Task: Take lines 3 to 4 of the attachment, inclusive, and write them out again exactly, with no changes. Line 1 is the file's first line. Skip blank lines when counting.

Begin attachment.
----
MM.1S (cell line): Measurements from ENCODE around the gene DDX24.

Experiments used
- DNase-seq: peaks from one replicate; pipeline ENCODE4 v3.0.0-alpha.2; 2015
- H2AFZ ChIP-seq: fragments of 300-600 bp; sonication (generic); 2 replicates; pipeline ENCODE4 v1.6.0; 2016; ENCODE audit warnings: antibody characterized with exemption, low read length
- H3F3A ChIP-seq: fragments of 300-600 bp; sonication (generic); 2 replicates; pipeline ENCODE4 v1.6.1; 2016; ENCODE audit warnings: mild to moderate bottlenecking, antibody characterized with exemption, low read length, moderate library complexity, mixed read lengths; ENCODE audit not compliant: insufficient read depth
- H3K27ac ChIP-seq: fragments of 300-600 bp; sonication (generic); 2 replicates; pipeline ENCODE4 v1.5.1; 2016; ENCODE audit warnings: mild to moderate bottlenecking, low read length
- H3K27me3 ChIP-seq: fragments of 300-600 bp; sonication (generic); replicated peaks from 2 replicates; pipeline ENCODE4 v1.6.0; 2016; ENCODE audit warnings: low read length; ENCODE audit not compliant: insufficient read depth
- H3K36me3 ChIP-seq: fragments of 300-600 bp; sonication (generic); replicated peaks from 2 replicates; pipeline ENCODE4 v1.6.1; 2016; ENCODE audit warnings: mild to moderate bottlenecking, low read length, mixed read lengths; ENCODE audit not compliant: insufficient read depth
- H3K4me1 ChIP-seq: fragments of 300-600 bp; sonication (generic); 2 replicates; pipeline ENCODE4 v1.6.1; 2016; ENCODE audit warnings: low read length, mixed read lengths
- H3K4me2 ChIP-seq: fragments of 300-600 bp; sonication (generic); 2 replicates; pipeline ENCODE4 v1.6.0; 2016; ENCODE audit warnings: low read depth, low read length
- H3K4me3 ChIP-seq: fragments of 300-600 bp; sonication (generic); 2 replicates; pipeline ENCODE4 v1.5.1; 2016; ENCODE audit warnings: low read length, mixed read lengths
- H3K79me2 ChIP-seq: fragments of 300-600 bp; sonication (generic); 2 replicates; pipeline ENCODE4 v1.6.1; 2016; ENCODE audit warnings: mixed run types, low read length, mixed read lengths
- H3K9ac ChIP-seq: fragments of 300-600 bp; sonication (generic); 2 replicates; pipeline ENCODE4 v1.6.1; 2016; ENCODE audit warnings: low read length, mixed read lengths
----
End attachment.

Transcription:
- DNase-seq: peaks from one replicate; pipeline ENCODE4 v3.0.0-alpha.2; 2015
- H2AFZ ChIP-seq: fragments of 300-600 bp; sonication (generic); 2 replicates; pipeline ENCODE4 v1.6.0; 2016; ENCODE audit warnings: antibody characterized with exemption, low read length